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  • Jenni Middlehurst

Project Manager to Britain's Next Top Winemaker

Updated: Jan 26

It was midweek, sitting at my desk again in a large corporate office, spreadsheet open as usual. Another email came through and as I answered it diligently and silently thought, what the hell am I doing here.

Post- university, like many before and many will after, I applied to as many graduate schemes as possible, just hoping someone would accept me. Through a ton of applications, perfecting my questions and becoming a psychometric master, I managed to land a fantastic opportunity on the Barclays Graduate Scheme starting a couple of months after graduation.



The corporate world observing from the outside, looks pretty glamorous. Big buildings. Important meetings. Everyone has somewhere to be and something to do, not to mention the tailored suits and dresses.

Alas, after 7 years, 5 companies, 5 years of contracting and 4 different banks something just didn’t feel right.

I started to think about whether I would have to do this any longer and sighed, “not sure if I can hack another 30 years of this.”

For me, I needed to think about what success looked like in my life. Success in my current career looked like long hours, a senior role with a big paycheck, managing big teams, maybe writing a book on the technology industry. Whilst that maybe someone's dream, it wasn’t mine. I wanted to have freedom. Freedom for yoga, freedom to be creative, to work abroad, to meet lots of new people, work from home and importantly, to do something I’m passionate about.

I looked at the stark differences between these and it led me to understand that I didn't really want to work for someone else, especially not a bank or large corporate. I wanted to be creative and own my schedule. The process of figuring it out for me was lists. It’s safe to say I do have a bit of a checklist problem but nonetheless I wrote a list of all the things I enjoyed doing and ideas of things I could do. Wine was one of my main real interests and it did have some potential.

I quickly found a suitable course that didn’t require too much investment or time and enrolled onto a 5 week online wine course (WSET L2). I loved it! I knew in my gut that this could be a viable career option for me. For the next year I visited vineyards at every opportunity (even dragging my friends to the only winery I could find in Ibiza, yes I’m that girl!). I sucked up as much wine knowledge from TV shows and friends, I enrolled into more and more wine courses and exams and did everything to learn as much as possible and find out where I could fit in.




After a year of studying and soaking up as much wine knowledge as I could it was finally at a vineyard in Priorat, Spain, where I had that epiphany moment and realised that I actually wanted to make wine.


As soon as I got home I spent time researching on how to become a winemaker and some of the different options. I wanted to study properly and I found a masters degree in oenology and viticulture at Plumpton Collage, which I could enter based on my Microbiology degree.



I applied within weeks and wrote the most inspiring and heartfelt personal statement I could, and a few weeks later I received the wonderful news that I had been accepted!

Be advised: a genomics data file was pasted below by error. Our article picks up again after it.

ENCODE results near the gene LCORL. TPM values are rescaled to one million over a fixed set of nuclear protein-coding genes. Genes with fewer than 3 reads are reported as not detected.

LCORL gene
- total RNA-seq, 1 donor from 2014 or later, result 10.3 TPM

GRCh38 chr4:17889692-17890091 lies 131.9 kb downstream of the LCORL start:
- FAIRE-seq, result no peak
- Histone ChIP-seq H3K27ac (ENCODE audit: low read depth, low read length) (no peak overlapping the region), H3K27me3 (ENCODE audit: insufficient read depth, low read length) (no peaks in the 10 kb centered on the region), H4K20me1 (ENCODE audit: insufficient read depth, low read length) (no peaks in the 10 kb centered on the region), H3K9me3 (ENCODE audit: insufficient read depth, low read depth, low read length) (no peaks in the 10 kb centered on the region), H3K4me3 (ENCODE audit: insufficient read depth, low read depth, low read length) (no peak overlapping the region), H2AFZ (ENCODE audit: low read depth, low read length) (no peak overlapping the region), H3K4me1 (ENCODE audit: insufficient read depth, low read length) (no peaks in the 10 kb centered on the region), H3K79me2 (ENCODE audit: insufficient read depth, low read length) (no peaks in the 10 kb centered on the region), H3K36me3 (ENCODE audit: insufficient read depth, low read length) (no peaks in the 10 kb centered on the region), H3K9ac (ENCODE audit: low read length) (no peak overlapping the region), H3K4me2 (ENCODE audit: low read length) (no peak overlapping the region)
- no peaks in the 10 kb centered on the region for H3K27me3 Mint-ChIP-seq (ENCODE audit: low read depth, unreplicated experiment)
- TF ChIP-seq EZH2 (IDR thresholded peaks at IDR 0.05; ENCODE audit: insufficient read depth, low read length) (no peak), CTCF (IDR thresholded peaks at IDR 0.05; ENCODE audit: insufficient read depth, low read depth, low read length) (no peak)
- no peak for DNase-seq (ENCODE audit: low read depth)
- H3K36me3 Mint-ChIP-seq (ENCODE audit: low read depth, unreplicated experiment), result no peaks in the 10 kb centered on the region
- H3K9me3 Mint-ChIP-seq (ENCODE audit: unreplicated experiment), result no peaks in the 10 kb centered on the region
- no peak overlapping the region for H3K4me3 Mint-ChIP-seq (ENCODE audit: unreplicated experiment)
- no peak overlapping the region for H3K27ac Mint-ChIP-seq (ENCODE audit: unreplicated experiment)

Now here’s a disclaimer, I was aware this was an 18-month course, and whilst I loved wine I didn’t actually have a whole lot of practical experience so logically, it was now time to acquire some - experience that is, not wine! One of my friends mentioned he was helping someone he knew with a harvest in France and I immediately worked out a gap in my schedule, negotiated the time off with work and booked a cheap plane ticket to Burgundy to do pretty much back-breaking, finger cutting and relentless harvesting in the vines.


This year I made the brave decision to leave my job in January to work in a winery for 2 months in South Africa, ahead of starting the master’s degree. For me, I wanted to make sure that every step of the way I knew what I was getting into. Reality checks were essential! I had the most incredible experience, scars from manual labour and a new-found excitement on this new career I'm starting.

To help me with my journey I’m using the roadmap features in mykagami, to capture all my actions and tasks that are associated with my career change. Having this down on a page is so useful and I can then check back in every few weeks to see how I’m doing. I can also use the reflection tool for any ideas or thoughts I have along the way.

It’s not going to be easy, I know that I'm leaving my comfortable office lifestyle and safe environment, to go get covered in sticky grape juice and probably work harder in my life than ever before and for significantly less money. But I feel I’m going to gain so much more (and not just drink a hell of a lot of wine)!


Key words of advice:

Think about your most important passions, and check out if there are any career avenues

Write down what a success day in the life looks and feels like and compare this to what you currently have/will have

Find qualifications or courses that test your hypothesis

Get as much insight into the industry as possible

Be brave!

Don’t forget the MyKagami Passion for Work assessment to see how important work or your passion is! Its free and you can register here if you haven't already

Once you do that, we’ll help you build a roadmap and get your plans into action!


Jenni



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